Academic Policies: Study Abroad During the Academic Year
Approval to study abroad is given by the Committee on Examinations and Standing. While all students are encouraged to study abroad during the academic year, there are certain eligibility requirements that must be met.
- Class standing as a spring-term sophomore, junior, or fall-term senior.
The earliest most students study abroad is spring of sophomore year. Students interested in studying abroad in fall of sophomore year should discuss their plans with a study abroad adviser and submit a petition with a letter of support from a faculty member.
- GPA of 3.0 or above for the fall and spring of the academic year prior to semester/year of study abroad.
Students whose GPA falls slightly below 3.0 should discuss their situation with a study abroad adviser. An exception will be considered if
- the lower GPA is a result of a particular situation, such as switching majors, a medical leave;
- the student has strong support from advisers and their residential college dean;
- the student has a compelling academic reason for pursuing a particular program abroad.
- Seriousness of purpose and a clear reason for choosing the program abroad.
- Departmental approval.
Students need the support of their department or prospective department.
- Student Conduct.
The OIP will consult with the Office of the Dean of Undergraduate Students to determine whether the applicant has a disciplinary record and will discuss the nature and circumstances of any infraction with the student and the impact this may have on eligibility for study abroad. Such information may also be shared with the student’s study abroad program. Students who will be on disciplinary probation during the term in which they plan to study abroad are normally not permitted to study abroad through Princeton.
The minimum prerequisite for study in a country where a language other than English is used is completion of a Princeton language course at the 107/108 level, but most students have taken at least one 200 or 300-level course before they go. Princeton’s expectation is full immersion in the language of the country, both in terms of the language of instruction and in daily life, so the stronger your language skills, the better.
In certain cases, there may be a compelling academic reason to take some or all coursework in English while studying in a non-English-speaking country. This is certainly the case in countries where the local language is not taught at Princeton, though students are still encouraged to study the local language as one of their courses. Certain languages, such as Near Eastern and Asian languages, require a longer time to achieve fluency. In such cases it is possible to take discipline-based courses in English while continuing to work intensively on the language. In all other cases, taking coursework in English must represent a discipline-specific opportunity that would not be available at Princeton, such as an Art History, Architecture, or Classics concentrator taking courses supported by field trips in Italy or an Ecology and Evolutionary Biology concentrator doing field work in Panama.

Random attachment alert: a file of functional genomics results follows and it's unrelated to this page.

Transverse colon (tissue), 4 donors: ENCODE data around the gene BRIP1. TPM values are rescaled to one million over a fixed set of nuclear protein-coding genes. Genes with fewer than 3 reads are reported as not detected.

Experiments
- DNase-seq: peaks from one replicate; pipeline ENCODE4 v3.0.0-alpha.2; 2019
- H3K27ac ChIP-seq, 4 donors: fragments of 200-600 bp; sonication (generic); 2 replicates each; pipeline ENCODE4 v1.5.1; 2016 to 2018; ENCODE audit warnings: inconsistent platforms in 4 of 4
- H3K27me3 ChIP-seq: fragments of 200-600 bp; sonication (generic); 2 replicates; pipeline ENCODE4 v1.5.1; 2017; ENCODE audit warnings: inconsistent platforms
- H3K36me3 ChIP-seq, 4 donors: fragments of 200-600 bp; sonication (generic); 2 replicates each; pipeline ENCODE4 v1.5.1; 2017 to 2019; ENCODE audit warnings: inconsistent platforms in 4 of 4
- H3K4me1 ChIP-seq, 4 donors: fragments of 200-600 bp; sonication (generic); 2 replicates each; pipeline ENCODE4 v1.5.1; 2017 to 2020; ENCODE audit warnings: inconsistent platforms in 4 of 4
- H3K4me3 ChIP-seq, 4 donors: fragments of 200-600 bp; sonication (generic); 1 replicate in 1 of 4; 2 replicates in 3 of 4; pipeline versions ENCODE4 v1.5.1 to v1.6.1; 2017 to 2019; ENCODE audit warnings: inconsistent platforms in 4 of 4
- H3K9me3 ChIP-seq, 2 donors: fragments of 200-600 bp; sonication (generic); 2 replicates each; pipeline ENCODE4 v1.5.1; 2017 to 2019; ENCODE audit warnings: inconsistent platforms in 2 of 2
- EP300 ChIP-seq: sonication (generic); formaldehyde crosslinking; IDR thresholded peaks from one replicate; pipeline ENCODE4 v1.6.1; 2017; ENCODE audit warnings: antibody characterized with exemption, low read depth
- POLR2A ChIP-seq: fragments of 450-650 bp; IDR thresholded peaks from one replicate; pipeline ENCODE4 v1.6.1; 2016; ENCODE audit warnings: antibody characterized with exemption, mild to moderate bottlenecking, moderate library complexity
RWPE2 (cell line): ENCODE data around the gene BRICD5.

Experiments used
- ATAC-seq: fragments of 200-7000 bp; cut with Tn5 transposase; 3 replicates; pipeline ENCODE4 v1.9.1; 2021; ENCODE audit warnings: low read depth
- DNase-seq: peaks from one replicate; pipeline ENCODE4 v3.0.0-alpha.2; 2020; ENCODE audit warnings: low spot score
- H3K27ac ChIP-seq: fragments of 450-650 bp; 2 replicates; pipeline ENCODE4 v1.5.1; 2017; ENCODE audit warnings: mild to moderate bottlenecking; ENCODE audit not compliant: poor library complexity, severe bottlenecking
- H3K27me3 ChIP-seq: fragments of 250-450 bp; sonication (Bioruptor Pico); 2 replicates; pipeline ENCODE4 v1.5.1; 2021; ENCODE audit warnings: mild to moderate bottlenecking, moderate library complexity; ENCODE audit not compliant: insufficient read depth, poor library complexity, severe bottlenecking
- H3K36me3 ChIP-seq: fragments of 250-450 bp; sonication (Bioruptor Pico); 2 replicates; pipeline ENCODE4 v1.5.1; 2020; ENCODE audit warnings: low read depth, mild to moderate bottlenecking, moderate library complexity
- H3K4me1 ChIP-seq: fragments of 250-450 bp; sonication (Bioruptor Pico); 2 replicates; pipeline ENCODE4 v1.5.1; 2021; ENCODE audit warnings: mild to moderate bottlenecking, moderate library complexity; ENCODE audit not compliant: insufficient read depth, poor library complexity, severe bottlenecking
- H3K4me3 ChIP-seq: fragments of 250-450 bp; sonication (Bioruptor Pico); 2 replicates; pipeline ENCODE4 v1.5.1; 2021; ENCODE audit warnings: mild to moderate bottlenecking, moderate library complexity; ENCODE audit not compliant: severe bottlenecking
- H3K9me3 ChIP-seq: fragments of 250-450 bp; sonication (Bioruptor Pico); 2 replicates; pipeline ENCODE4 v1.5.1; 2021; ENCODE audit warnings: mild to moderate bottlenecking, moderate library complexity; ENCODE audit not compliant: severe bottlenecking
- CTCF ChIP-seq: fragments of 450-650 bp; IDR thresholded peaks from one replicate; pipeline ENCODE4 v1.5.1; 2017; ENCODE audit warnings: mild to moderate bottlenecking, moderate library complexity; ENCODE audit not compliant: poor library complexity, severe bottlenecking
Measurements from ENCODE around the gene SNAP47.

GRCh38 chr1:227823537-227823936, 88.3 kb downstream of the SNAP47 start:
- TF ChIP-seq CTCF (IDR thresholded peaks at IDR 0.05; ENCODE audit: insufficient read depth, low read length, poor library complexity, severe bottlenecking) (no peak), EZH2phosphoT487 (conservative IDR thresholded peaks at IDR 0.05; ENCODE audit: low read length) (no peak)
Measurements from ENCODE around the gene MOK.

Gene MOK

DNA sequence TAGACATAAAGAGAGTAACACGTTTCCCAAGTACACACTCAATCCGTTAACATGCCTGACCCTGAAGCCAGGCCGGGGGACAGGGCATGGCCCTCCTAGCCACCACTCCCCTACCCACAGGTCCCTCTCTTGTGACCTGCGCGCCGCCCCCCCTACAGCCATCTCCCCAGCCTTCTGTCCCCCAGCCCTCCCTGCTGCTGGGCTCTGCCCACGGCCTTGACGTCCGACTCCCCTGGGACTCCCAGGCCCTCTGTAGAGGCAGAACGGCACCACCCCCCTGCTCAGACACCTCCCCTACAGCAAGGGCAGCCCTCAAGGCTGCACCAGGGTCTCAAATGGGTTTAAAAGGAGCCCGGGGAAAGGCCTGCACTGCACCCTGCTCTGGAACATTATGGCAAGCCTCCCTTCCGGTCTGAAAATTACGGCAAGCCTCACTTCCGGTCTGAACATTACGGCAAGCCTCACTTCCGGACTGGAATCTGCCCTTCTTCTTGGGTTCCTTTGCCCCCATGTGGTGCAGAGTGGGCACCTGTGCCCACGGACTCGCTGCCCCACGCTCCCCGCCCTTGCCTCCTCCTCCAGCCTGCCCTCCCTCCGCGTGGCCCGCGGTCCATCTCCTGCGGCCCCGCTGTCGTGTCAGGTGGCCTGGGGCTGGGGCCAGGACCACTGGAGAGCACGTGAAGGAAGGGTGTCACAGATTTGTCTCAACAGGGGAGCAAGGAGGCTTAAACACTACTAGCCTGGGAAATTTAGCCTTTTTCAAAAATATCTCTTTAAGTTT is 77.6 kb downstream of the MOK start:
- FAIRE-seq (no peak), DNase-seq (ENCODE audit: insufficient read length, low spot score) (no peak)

|Type of credit||Approved by||Number Limit|
|Departmental requirement||Departmental representative||Usually 2 courses per semester; 3-4 per year|
|Distribution area||Relevant departmental representative||2 in any of the areas|
|Certificate requirement||Certificate program director||Varies|
|Elective||Study abroad staff in OIP||Usually 4 courses per semester|
- To be awarded credit, courses must be passed with at least a C or its equivalent. Courses abroad cannot be taken on a Pass/Fail basis.
- Credit cannot be transferred until the official transcript and the Study Abroad Evaluation Form (.doc) are received and processed. It is the student’s responsibility to have a transcript sent to the OIP at the end of the term abroad.
- Note: If you had a course pre-approved for credit but did not seek distribution credit before studying abroad, you may use the Distribution Area Requirement Form (.pdf) after you return to campus to seek permission to use the pre-approved course to fulfill a distribution requirement.
Departmental Independent Work
Students who are required to complete junior independent work abroad are advised either by a Princeton faculty member on campus or by an academic abroad who has been appointed by Princeton to supervise the paper. The paper is submitted to the adviser by the pre-set due date. As is the case on campus, students may request an extension of the due date if circumstances warrant. In some cases, when the academic calendar abroad differs significantly from Princeton’s calendar, the due date for Junior Independent Work will be adjusted to fit the different schedule.
Grades, GPAs, and Transcript
The Princeton University transcript records the program or university attended, its location, and the credit-bearing courses taken. The grades for Junior Independent Work and for courses completed on the Tropical Biology Program in Kenya and Panama and the Kyoto Consortium for Japanese Studies are recorded on the transcript and are included in the calculation of the departmental grade point average. Grades for courses in other programs and foreign universities do not appear on the Princeton transcript and are not included in the departmental grade point average. A "T" appears on the transcript to indicate transfer credit.